Based on the Problems of Philosophy by Bertrand Russel.
Will the sun rise tomorrow?
My rational mind tells me that whether or not I will wake up to another sunny morning is completely unknown to me, as this would essentially mean predicting the future. A meteor may strike the sun - there are infinite possibilities as to what might happen tomorrow. We cannot extrapolate from the fact that it has risen in the past that it will continue to do so, because we are aware of the possibility that the sun will die one day- it may even be tomorrow. We have no exact knowledge of the sun; all that we know is through predictions of science based on previous data. Keeping this in mind, we cannot assume that the probability of it rising tomorrow is greater than the probability of anything else, say gravity overcoming it and turning it into a black hole, therefore it is with no certainty that I can say that the sun will rise tomorrow. Without a complete and conclusive knowledge of all the possibilities that might arise tomorrow, I have no reasons for either doubting or believing it. Be default, I assume that it will rise because it is a situation I am familiar with. I cannot imagine any other way, therefore, I live with the assumption that it will rise. Is the principle of uniformity based on inductive reasoning? The principle of uniformity states everything that happens is an instance of a general law to which there are no exceptions. (Problems of Philosophy, page 63, paragraph 3) Induction is essentially: when two events are associated, and have never been dissociated from each other, the more often they are associated, the greater the probability that in a fresh case, they will be associated again. As the number of times they are associated increases, the probability approaches certainty (Problems of Philosophy, page 66,paragraph 3) But how are they related?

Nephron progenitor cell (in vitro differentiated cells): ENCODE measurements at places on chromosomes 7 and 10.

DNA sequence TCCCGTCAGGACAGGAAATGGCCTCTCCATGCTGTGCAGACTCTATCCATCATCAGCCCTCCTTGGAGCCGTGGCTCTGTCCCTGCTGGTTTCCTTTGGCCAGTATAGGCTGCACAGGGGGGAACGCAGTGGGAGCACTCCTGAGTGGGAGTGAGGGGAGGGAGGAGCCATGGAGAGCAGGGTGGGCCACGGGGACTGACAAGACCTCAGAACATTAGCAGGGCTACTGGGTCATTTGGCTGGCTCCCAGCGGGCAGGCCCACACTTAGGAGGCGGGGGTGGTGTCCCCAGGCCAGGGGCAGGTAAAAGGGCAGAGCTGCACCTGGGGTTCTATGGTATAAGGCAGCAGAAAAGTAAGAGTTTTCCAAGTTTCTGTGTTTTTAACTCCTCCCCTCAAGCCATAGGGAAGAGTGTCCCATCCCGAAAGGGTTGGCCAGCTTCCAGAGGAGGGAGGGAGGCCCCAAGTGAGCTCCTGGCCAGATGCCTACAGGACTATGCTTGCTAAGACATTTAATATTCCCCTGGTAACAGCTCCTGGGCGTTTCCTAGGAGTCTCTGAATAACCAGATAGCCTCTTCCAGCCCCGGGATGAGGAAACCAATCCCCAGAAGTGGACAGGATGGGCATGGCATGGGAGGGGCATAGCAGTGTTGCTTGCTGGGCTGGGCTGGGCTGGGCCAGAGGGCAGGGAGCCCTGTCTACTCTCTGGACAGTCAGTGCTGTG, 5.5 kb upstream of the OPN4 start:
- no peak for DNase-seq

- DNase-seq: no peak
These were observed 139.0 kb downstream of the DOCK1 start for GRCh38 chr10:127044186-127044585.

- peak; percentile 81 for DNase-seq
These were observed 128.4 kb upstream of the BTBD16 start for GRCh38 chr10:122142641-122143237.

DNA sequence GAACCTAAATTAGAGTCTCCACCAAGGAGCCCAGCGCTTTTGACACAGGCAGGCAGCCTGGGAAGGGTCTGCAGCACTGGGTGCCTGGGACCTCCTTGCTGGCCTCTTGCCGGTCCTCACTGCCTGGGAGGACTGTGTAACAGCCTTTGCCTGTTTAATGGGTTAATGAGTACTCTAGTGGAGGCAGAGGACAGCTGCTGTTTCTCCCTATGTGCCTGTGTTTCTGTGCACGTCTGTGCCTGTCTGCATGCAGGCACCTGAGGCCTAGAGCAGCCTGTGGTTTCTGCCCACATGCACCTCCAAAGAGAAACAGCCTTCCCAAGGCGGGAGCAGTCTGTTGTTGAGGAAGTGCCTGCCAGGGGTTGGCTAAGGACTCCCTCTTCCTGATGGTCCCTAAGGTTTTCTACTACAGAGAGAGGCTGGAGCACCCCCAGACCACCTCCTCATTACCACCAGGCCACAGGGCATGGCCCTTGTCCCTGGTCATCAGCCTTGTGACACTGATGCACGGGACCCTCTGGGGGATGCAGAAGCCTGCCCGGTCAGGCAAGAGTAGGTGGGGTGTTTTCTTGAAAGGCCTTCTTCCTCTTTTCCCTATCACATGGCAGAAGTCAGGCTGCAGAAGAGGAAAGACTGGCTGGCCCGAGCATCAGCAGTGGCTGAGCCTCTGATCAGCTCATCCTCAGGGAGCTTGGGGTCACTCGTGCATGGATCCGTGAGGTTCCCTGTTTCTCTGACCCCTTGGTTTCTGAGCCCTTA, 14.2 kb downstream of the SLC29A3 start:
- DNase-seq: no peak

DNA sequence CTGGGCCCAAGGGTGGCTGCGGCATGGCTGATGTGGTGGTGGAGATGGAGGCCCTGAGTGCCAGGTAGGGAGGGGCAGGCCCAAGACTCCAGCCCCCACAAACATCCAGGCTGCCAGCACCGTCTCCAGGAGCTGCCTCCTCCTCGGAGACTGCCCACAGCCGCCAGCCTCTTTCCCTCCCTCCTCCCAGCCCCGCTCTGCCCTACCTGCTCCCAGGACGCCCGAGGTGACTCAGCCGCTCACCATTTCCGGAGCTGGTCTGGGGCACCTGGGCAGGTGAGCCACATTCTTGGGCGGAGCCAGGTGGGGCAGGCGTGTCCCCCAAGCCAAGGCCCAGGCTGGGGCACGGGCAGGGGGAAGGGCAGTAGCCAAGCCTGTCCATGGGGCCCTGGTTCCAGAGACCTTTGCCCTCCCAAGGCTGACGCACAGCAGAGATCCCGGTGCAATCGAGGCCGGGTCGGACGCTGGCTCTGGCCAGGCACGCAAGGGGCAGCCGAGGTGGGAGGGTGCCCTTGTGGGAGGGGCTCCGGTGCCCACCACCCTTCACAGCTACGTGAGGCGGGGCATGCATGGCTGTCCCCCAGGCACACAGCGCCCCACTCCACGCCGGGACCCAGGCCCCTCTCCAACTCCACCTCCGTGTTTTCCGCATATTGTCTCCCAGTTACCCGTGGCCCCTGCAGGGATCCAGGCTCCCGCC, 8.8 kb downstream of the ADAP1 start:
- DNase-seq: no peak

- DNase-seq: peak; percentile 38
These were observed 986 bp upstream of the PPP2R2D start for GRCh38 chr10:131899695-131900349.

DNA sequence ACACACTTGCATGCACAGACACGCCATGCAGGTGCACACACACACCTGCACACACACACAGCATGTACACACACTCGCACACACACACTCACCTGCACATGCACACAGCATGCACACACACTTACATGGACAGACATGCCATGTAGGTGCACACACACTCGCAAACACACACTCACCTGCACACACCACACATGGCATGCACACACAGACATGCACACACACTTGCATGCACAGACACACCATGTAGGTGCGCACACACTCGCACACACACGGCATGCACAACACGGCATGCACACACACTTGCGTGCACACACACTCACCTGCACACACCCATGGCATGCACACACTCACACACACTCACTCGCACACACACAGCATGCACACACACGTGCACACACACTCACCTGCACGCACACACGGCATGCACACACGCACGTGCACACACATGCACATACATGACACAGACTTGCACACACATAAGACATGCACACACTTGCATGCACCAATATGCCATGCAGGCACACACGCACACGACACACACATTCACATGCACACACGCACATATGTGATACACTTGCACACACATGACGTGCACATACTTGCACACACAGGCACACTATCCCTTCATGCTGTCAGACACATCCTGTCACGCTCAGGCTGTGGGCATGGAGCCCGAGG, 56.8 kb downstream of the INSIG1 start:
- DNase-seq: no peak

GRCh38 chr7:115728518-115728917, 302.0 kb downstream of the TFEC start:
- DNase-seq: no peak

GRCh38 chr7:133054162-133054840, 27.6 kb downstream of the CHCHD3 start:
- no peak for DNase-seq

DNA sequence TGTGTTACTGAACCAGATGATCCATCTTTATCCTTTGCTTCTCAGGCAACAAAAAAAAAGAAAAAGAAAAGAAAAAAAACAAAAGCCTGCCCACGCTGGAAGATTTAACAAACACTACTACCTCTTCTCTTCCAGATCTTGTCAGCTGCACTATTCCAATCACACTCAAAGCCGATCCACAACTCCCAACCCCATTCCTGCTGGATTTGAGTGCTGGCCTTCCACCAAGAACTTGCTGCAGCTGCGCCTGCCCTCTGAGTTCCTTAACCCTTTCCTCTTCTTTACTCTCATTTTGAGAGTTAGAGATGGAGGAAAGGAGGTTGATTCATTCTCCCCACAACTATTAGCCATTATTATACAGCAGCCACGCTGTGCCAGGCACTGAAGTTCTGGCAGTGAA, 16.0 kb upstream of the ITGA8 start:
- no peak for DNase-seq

Uniformity states that everything is an instance of a law, with NO exceptions. However, the determination of such a law is impossible because that would involve the examination of every possible instance of the law, which is impossible as there are an infinite number of such instances. The only way we can come to any kind of conclusion about a law is by observing a finite number of the instances of the law. Instinctively, we assume that the greater the number of times the instance has repeated itself without contradiction, the higher the probability that the law of which we assume the instance is, is true, and this is the essence of induction. This way, induction is an essential tool required for the assumption of uniformity. However, logical validity of the principle of induction is only illusory. There is no reason for the probability to increase with every instance. To analyze probability, we must have a complete sample space. Say we are examining the probability of picking a black ball out of a bag of mixed balls. If we know the number of balls in the bag and their natures, we can quantitatively assign a probability to it However, when we talk about the probability of other phenomena like gravity, etc., we do not know the number of instances, and we can never know as number of instances is infinite. Therefore, proposing a law purely on the basis of induction is not valid as it leads to contradiction, as invariably, things change. For example, by induction, with each day I live, the probability of me living the next day grows indefinitely. But I do know that I will ultimately die, which clashes with the accumulated high probability that I will live the next day. Mathematically, the probability at the point at which I die should have been decreasing up to that point for it to be logically valid. If I live for ten extra days, the principle of induction is essentially telling me that I am less likely to die ten days later than tomorrow, which is baseless. Some might argue that the principle of induction has always worked in the past, and from empirical evidence, it does appear that the frequency of the occurrence of an event is related to its probability. However, this reasoning is circular as it again uses induction to prove it. Another argument is that if we disregard induction, then we will have no law and no basis upon which to live our lives. I agree that induction is indispensable as it is instinctive, but that doesn't mean it is conclusive. We live our lives with the assumption that things are going to be as they always were merely because we don't have a choice - we cannot imagine any other way, and when things do turn out to be different, like the sun not rising, we adapt and that gets added to our knowledge. But by no means can we, at any point, assume certainty because anything can happen at any time without the slightest warning, in complete discordance with the mentally generated 'probabilities' that are associated with them, which makes all our lives wholly, and fantastically uncertain.